and medical costs. Thirty-two percent say their company's bottom line performance "has been damaged" by domestic violence. And 68 percent say a company's financial performance would benefit if domestic violence were addressed among its employees, finds the survey. Corporate Response to Domestic Violence
Despite the increase in corporate leaders' awareness of domestic violence and its impact on the workplace, the survey finds that many corporate leaders still see domestic violence as a social rather than a business problem. While 85 percent of people surveyed think corporations are responsible for the general well-being of their employees and 67 percent say domestic violence is serious enough to warrant their attention, just 12 percent think that corporations should play a major role in addressing the issue. Asked who should "play a major role in addressing the issue of domestic violence," 97 percent of corporate leaders said family, 89 percent said social service organizations, 87 percent said the police, 70 percent said community organizations, 60 percent said the medical establishment and 40 percent said the federal government.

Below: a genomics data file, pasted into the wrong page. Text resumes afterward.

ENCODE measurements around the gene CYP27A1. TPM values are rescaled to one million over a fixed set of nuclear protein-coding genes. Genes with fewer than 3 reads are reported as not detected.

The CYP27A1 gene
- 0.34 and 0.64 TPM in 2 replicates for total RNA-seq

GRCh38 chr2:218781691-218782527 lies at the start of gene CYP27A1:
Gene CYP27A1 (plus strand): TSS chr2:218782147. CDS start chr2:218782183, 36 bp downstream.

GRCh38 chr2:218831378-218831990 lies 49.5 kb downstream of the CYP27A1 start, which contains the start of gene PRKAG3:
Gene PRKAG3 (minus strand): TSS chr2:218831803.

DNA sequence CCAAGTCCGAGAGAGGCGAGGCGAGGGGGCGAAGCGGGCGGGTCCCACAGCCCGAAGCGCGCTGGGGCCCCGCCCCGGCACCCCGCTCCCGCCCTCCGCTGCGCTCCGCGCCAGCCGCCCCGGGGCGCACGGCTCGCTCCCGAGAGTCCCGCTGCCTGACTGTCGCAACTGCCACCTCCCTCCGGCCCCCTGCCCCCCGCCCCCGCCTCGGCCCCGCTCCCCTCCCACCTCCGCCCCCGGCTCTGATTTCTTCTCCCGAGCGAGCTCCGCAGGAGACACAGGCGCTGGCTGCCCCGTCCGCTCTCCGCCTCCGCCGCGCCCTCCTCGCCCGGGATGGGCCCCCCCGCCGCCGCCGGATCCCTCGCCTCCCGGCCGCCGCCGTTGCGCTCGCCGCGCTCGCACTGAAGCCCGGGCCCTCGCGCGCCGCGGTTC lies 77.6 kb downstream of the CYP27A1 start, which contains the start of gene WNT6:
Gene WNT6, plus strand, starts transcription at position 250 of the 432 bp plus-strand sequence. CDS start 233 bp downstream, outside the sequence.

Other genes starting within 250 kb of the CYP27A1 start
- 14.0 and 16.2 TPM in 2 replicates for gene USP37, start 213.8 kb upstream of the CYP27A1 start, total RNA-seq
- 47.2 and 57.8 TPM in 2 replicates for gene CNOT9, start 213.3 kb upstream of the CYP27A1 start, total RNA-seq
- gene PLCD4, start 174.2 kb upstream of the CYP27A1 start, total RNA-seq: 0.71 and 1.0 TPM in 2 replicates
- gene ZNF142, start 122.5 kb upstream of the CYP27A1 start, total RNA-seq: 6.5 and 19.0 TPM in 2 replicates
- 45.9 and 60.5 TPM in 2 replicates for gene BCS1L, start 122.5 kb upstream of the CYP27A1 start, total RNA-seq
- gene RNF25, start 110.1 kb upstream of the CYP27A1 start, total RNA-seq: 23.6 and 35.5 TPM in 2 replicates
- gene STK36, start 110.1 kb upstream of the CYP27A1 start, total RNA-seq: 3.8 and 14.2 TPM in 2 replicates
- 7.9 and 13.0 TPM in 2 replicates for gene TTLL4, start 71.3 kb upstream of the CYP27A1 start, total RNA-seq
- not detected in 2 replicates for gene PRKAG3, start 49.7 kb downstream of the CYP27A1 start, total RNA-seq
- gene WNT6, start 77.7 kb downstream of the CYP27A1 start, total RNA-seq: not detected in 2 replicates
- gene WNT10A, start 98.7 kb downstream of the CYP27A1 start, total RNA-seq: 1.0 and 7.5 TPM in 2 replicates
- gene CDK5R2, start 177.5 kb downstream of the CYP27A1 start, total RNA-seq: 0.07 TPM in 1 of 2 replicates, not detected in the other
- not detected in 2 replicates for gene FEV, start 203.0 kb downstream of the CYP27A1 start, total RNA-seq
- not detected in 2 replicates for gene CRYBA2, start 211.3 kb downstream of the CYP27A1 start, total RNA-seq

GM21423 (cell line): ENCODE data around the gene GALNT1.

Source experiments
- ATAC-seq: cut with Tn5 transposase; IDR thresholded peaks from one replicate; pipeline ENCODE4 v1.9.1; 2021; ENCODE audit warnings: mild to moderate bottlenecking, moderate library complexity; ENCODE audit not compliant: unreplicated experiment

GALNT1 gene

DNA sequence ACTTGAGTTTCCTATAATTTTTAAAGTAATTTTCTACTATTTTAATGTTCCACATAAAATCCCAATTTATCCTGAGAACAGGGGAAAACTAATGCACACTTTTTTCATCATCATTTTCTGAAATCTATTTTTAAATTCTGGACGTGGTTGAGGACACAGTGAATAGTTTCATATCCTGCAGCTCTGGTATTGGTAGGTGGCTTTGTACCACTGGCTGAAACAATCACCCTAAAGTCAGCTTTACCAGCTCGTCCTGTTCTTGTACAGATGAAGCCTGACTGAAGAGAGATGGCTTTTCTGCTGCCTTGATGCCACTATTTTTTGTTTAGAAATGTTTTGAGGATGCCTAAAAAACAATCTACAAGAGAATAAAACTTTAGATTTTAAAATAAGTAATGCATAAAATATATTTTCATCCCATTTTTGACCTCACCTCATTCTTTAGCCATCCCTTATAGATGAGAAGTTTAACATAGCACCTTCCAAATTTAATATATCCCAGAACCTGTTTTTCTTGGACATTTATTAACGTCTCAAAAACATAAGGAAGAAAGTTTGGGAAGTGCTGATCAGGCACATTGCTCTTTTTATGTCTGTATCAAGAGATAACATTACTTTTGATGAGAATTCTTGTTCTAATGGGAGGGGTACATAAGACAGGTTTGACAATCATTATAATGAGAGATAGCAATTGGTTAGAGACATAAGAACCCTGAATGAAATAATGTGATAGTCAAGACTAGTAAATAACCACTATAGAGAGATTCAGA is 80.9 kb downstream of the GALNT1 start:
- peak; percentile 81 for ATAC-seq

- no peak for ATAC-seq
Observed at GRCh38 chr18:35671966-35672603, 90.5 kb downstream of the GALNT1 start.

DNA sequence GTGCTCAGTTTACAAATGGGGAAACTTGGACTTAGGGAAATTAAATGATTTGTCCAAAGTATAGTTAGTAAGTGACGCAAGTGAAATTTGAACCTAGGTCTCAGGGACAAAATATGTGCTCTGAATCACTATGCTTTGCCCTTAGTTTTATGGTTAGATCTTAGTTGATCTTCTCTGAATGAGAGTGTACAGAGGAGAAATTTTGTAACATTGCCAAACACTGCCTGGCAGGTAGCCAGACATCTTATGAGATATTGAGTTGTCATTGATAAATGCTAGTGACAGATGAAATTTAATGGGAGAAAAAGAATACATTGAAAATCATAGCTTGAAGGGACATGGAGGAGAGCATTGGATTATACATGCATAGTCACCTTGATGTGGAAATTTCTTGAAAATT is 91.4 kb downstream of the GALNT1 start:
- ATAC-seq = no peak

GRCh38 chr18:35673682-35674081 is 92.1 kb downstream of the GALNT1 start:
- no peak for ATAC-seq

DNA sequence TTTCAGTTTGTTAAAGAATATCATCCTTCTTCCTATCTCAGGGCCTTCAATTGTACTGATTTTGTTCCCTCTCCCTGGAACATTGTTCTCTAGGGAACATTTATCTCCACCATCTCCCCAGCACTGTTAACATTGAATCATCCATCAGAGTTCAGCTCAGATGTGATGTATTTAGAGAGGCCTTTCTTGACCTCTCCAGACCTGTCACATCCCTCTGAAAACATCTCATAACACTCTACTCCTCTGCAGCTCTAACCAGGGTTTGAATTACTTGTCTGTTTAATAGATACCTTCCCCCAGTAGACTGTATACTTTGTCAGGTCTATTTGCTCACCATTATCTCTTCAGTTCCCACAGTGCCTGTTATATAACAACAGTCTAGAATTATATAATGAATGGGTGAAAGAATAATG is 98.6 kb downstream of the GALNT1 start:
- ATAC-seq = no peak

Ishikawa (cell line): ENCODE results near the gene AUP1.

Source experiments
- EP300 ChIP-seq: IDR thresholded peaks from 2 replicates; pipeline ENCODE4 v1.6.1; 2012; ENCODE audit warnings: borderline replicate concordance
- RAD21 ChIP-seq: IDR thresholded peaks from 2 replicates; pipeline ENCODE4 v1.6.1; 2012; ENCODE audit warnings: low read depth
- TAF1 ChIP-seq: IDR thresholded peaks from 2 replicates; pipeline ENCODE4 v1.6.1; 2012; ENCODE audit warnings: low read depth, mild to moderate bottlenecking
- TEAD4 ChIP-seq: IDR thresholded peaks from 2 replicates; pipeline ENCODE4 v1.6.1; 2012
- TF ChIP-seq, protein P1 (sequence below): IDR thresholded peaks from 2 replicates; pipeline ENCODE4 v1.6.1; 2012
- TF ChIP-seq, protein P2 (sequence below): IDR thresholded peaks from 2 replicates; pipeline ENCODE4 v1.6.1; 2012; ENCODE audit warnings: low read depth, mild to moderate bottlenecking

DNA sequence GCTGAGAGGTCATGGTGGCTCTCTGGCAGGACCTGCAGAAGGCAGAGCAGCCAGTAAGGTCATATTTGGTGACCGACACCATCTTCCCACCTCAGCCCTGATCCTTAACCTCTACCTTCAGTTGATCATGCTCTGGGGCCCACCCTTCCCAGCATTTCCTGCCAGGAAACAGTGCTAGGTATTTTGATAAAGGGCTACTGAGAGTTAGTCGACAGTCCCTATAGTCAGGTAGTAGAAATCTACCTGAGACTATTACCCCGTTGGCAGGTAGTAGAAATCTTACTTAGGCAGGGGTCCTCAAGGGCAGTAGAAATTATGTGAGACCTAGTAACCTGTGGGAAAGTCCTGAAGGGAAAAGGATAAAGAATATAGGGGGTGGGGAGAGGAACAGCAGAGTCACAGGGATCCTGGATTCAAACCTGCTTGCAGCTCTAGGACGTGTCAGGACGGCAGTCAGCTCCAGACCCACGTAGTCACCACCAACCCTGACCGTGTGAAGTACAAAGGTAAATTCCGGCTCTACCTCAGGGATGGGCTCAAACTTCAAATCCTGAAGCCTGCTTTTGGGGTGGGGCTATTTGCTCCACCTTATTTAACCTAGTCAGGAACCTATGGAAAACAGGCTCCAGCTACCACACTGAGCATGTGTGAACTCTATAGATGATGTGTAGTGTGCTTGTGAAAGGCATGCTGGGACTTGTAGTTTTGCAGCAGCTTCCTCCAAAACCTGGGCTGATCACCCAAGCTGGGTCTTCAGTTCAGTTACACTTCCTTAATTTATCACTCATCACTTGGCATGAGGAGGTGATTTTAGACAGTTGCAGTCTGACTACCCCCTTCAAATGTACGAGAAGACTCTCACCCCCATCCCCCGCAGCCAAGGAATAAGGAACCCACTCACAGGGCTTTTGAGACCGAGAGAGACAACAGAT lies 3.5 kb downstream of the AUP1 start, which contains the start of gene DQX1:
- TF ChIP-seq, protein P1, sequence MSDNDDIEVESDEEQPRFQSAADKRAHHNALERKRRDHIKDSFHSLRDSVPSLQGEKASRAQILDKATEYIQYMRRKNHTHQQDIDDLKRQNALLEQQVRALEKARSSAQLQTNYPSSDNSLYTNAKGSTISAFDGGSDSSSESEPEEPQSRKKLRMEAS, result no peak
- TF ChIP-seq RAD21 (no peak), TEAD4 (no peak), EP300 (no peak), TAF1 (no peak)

The survey finds, however, that corporations do have programs in place to address domestic violence. Seventy-eight percent of corporate leaders surveyed say their company offers domestic violence counseling
or assistance to its employees. This percentage was 72 in 1994. But more companies offer programs for educational assistance (97 percent), paid medical insurance (97 percent), substance abuse
treatment (94 percent) and diversity training or workshops (80 percent) than in the past.
Of the corporate leaders at companies that have domestic violence programs in place, 87 percent say their company offers counseling services over the phone, 86 percent say their company provides referrals to domestic violence prevention or victim service organizations, and 80 percent say their company has employee benefits that cover the cost of "in-depth help related to domestic violence." But the survey finds that only 41 percent say their company has programs in place to provide employees with information about domestic violence through brochures, videos, lectures or seminars.
When asked why many companies do not have programs to address domestic violence, corporate leaders offered a variety of answers. Sixty-eight percent said that companies do not realize the impact domestic violence has on employee and company performance, 68 percent also agreed that companies do not believe a domestic violence program "will positively impact the bottom line." Other reasons include: companies believe domestic violence is a family problem and not a corporate problem (67 percent), companies believe domestic violence should be addressed by law enforcement and not by them (67 percent), the cost of domestic violence is too great for companies (29 percent) and companies that don't do anything about domestic violence just don't care (14 percent).